According to the government’s motion in limine, the government stated, “Bakalli himself and his parents have been promised consideration regarding their own immigration status as a result of Bakalli’s cooperation.”
The other informant, Mahmoud Omar, who’d been caught in a fraud sting, was likewise out of status. According to the court records, Omar tried to flee to Canada to avoid cooperating with the government, but was stopped at Customs and Border Patrol. The government offered clemency and legal status in exchange for his cooperation.
What’s more peculiar is three of the five targets who were brothers, Tony, Shain and Eljvir Duka, were also undocumented. The three men had repeatedly complained about their status. Ethnic Albanians, they’d been brought to the United States through the Mexican border as children. All three had applied for remain in the United States legally, but they believed their applications were stuck in a bureaucratic chokehold.
The Duka brothers reportedly also loved firearms and target-range shooting. However, as they lamented repeatedly to the informants wearing live wires, their undocumented status prevented them from purchasing firearms legally on the open market.
After a year of working the Dukas, Mahmoud Omar, who’d presented himself as a connected businessman, offered to sell weapons at a fraction of the cost of retail. The brothers agreed, discussing with each other that they would register the weapons once their status changed.
On May 7, 2007, the date of the weapon transaction, they were arrested. An undocumented informant had sold undocumented targets guns, as part of what the government claimed was a criminal conspiracy to murder U.S. soldiers.
Though the evidence on the record explicitly states the brothers were purchasing the weapons for the gun range, all three are serving life sentences in three separate federal penitentiaries. Tony has five children. Eljvir has a daughter, who was born after his arrest.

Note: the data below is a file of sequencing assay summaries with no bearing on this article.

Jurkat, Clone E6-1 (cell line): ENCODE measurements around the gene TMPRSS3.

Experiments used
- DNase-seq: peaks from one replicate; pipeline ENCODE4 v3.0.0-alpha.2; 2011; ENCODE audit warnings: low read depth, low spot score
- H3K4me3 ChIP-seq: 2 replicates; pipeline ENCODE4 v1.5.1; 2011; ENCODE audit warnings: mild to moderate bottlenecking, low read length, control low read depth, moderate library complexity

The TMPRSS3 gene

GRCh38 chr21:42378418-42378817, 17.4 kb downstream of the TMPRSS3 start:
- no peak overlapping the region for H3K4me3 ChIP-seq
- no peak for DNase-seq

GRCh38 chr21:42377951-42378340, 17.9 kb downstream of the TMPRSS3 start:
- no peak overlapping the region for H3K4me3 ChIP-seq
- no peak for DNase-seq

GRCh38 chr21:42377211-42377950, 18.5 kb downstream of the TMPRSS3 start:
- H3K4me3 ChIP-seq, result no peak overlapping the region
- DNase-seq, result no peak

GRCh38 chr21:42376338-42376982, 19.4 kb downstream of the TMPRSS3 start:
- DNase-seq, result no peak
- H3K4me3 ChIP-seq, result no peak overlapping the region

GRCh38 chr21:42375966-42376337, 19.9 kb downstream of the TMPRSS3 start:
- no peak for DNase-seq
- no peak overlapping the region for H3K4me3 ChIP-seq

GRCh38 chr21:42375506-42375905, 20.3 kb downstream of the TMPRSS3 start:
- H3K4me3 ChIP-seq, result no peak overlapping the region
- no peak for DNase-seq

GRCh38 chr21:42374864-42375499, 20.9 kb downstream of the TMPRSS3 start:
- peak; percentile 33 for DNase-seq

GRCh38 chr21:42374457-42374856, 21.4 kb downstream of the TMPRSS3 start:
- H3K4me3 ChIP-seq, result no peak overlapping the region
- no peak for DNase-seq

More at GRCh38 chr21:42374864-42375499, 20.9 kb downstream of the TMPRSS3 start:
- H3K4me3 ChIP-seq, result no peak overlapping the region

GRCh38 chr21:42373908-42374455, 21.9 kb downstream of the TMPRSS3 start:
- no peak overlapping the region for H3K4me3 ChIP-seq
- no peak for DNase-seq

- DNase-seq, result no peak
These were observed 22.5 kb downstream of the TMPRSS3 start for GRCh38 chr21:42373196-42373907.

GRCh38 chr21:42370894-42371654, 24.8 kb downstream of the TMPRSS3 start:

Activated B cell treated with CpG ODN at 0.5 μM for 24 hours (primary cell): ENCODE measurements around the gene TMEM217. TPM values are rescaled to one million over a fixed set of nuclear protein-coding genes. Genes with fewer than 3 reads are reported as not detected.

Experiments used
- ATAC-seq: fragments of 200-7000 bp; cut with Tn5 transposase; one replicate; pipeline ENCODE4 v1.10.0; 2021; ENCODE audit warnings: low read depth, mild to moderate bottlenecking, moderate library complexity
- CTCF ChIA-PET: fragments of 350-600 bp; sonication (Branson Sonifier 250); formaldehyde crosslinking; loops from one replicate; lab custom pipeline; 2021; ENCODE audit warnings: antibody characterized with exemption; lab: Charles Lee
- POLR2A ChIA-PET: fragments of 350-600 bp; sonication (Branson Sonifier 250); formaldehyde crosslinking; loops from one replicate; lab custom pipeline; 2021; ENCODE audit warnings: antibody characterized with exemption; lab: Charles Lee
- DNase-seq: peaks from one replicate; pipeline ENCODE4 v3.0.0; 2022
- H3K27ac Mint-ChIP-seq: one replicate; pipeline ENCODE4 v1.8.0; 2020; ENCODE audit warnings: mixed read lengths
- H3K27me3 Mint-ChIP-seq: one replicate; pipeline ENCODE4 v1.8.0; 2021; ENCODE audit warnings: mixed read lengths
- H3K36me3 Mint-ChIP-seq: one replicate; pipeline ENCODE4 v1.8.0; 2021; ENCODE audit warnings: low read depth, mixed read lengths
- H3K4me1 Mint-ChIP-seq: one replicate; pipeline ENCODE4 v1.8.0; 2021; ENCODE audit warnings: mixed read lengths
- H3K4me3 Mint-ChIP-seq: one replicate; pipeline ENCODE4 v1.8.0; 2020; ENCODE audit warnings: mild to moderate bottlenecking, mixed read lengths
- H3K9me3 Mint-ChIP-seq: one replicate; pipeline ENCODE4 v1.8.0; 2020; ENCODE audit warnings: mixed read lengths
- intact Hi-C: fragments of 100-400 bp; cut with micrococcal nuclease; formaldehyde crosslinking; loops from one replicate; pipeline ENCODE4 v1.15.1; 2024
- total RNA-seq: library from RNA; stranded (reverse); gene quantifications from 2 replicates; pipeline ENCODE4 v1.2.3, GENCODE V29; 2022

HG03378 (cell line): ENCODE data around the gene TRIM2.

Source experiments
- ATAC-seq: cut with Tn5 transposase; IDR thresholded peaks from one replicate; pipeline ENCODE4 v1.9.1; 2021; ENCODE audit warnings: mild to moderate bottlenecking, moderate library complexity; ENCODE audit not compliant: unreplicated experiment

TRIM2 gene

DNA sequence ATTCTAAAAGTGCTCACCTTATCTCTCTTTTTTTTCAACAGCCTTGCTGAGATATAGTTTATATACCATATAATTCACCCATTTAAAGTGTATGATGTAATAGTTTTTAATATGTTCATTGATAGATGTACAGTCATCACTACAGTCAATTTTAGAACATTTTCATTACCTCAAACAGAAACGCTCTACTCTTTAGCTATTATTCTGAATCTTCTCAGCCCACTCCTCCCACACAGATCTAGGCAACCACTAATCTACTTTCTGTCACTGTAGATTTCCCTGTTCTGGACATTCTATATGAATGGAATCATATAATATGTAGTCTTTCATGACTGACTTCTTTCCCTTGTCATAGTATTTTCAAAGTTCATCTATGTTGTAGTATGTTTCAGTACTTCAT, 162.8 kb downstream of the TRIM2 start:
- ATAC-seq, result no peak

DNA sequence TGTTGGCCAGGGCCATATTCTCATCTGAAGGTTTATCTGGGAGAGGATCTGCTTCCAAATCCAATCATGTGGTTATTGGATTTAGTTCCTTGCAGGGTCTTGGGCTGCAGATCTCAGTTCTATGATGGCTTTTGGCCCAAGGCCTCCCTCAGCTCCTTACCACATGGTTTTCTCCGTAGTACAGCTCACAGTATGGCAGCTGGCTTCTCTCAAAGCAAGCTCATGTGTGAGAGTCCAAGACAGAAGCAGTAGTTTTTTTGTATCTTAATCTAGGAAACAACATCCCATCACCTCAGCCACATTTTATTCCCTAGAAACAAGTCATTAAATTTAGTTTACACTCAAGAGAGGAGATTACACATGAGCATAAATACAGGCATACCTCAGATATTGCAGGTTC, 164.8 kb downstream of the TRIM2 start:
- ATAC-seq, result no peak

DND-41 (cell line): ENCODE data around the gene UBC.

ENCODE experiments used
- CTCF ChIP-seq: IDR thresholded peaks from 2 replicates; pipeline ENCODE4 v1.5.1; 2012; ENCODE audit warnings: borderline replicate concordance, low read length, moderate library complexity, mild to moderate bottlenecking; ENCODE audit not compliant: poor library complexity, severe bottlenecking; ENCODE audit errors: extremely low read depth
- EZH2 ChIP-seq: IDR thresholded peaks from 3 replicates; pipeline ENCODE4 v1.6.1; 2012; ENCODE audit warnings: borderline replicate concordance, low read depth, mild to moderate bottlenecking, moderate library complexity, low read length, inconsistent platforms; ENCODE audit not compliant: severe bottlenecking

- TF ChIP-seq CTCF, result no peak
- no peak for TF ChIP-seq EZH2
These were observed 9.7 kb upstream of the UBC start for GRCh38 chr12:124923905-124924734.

The treatment of undocumented immigrants in the U.S. justice system is unjust. It does not align with the ideal of this country being a safe haven of ethnic and religious pluralism and opportunity.
Policymakers then need to work to make this ideal a reality, rather than continue the dehumanization of populations because they crossed a border without inspection or overstayed their visas.
The late Elie Wiesel, Holocaust survivor, author and Nobel Peace Prize recipient, reportedly told a group of U.S. immigrants, “You, who are so-called illegal alien, must know that no human being is illegal. That is a contradiction in terms. Human beings can be beautiful of more beautiful, they can be fat or skinny, they can be right or wrong, but illegal? How can a human being be illegal?”
That undocumented immigrants should be vilified for no other reason than a nationality they didn’t choose is irrational. Subjecting people to a separate legal code, penalizing them for the border they were born within, is irresponsible. Imploding families due to immigration status is inhumane.
This war on immigrants needs to end.
(Author Huma Yasin is an attorney and co-founder of Facing Abuse in Community Environments (FACE). FACE is an idependent first line of defense for victims in the Muslim community experiencing abuse and neglect at the hands of religious leaders and the institutions protecting them. Yasin is also the author of the forthcoming book, Conspiracy: The True Story of the Fort Dix Five. She is a Public Voices Fellow through The OpEd Project.)